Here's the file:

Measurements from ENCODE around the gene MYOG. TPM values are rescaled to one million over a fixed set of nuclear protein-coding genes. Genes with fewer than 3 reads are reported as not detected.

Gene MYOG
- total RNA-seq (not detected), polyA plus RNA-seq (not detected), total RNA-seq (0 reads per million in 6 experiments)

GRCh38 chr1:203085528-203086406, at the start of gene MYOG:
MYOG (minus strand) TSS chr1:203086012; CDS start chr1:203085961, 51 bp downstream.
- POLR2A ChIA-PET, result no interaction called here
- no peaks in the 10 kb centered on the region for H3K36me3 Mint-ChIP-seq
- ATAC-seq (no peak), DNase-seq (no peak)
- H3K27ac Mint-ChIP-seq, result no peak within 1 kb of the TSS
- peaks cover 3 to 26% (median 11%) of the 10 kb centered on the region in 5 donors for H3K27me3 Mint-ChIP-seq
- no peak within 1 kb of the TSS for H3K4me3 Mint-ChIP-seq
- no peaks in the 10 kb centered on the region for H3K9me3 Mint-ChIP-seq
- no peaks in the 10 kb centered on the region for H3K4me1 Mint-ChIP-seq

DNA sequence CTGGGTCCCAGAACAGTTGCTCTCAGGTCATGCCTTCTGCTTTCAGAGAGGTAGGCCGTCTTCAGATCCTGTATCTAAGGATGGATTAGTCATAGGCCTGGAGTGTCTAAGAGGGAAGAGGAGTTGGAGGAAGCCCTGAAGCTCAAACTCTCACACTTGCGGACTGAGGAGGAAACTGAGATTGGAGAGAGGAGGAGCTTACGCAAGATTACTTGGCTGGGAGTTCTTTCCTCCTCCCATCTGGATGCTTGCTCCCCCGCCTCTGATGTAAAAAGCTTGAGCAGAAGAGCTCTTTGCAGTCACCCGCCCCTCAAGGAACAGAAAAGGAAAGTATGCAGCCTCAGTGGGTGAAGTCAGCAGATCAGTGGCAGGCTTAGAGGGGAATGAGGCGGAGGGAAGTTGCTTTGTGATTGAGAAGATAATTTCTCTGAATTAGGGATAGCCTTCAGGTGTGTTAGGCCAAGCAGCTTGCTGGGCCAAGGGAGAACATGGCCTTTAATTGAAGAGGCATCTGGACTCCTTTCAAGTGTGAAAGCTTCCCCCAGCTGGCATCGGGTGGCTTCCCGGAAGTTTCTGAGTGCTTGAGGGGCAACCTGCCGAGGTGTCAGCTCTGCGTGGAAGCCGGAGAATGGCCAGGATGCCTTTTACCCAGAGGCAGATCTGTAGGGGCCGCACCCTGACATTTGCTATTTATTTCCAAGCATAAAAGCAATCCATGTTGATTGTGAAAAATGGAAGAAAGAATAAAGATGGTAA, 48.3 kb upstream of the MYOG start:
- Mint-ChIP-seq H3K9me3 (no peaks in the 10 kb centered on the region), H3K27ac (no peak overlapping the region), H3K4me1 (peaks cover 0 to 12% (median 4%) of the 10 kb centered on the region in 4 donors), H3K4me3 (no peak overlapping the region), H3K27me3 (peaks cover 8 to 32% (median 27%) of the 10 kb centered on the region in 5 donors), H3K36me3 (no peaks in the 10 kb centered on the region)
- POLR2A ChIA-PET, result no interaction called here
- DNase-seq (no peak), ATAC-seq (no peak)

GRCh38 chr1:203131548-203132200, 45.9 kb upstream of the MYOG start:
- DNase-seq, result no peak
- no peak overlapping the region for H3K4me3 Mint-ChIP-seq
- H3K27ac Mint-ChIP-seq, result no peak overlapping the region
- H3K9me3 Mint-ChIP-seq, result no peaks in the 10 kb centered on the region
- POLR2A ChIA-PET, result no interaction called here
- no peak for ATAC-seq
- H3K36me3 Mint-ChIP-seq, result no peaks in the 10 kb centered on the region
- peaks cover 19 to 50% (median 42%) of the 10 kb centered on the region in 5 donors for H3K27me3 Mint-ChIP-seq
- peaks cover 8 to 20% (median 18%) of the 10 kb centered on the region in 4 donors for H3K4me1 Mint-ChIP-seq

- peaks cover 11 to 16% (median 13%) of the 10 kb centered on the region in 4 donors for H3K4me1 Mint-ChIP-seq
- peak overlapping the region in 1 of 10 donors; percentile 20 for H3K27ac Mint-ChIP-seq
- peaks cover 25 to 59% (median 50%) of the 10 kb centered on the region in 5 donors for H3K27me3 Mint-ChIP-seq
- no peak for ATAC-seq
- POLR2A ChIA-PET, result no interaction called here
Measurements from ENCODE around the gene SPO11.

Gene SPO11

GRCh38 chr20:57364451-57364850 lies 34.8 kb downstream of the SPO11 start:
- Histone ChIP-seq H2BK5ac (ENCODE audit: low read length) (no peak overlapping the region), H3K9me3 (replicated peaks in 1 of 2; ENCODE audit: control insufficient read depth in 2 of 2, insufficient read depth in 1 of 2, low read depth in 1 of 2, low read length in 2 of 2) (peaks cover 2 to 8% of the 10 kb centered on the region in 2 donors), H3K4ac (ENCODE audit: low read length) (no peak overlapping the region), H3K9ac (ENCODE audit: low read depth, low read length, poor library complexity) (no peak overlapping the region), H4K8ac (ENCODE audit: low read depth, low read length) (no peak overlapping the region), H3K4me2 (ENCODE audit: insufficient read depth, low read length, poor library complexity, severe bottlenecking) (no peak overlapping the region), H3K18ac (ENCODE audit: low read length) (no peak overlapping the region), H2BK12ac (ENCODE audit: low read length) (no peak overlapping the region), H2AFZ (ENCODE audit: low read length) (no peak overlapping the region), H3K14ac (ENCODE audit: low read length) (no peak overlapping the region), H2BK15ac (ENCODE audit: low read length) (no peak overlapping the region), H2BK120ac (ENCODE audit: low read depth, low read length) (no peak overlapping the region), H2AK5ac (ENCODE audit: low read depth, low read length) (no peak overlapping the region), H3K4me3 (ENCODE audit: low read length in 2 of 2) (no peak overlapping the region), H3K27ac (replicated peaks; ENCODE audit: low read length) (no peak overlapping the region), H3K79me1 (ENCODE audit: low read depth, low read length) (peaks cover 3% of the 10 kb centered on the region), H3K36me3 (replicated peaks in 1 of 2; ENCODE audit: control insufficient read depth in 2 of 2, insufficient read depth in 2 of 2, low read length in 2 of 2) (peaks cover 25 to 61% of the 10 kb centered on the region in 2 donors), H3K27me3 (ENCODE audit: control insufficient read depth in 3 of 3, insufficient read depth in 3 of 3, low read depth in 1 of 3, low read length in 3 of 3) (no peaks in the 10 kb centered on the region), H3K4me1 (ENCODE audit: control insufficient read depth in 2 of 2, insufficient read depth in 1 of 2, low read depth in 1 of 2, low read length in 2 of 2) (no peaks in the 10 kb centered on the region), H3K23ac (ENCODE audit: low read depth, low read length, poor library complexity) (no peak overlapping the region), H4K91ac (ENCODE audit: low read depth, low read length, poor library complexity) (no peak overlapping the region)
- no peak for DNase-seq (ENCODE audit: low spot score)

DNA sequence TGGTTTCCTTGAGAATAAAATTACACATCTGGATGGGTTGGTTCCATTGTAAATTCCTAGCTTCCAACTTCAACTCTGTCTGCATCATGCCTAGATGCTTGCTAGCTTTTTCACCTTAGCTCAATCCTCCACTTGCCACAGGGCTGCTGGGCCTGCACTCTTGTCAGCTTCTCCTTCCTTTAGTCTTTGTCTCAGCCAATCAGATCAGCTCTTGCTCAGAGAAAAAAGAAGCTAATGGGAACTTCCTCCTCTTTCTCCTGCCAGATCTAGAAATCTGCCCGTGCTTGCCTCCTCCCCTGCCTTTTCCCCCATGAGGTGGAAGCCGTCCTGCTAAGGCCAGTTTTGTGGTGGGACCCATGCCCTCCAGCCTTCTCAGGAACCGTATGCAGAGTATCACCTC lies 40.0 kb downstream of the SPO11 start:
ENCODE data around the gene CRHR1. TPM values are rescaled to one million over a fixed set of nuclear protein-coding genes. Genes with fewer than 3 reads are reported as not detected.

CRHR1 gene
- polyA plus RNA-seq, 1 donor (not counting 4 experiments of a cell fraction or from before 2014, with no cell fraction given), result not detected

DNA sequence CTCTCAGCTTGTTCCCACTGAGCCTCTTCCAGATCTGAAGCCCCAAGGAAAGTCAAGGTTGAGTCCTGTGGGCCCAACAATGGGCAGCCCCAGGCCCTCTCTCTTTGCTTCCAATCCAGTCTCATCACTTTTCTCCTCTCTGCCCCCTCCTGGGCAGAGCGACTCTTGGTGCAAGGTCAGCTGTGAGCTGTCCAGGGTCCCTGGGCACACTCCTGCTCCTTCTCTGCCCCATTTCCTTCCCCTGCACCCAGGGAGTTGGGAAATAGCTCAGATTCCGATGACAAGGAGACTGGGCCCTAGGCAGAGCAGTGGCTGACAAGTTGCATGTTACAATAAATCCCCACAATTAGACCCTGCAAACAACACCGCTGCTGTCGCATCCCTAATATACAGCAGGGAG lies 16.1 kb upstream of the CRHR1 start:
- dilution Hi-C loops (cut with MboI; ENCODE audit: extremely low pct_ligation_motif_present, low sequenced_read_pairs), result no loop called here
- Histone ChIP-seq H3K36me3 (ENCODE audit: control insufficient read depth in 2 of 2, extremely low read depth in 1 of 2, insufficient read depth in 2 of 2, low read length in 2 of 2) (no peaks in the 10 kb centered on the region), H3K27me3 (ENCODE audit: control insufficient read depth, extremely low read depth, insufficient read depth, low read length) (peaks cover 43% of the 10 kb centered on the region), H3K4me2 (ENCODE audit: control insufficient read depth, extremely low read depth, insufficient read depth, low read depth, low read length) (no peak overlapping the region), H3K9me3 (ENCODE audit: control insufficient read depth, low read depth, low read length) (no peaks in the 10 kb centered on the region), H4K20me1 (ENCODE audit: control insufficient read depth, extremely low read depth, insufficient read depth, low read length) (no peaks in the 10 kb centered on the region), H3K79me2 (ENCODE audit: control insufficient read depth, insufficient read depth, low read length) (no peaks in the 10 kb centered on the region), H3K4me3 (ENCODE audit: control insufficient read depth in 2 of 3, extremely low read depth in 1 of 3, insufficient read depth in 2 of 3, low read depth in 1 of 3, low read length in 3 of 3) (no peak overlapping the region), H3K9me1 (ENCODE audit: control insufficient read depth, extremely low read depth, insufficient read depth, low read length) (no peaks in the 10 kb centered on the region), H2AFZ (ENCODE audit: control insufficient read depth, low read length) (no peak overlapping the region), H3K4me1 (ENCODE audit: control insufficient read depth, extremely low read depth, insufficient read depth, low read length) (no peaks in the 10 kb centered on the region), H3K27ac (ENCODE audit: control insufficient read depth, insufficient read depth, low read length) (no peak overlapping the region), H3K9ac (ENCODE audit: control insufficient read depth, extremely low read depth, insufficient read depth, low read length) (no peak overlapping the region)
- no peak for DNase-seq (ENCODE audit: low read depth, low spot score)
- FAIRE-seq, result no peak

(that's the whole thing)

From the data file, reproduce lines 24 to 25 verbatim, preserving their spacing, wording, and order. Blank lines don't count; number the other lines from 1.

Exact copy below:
- no peak for ATAC-seq
- H3K36me3 Mint-ChIP-seq, result no peaks in the 10 kb centered on the region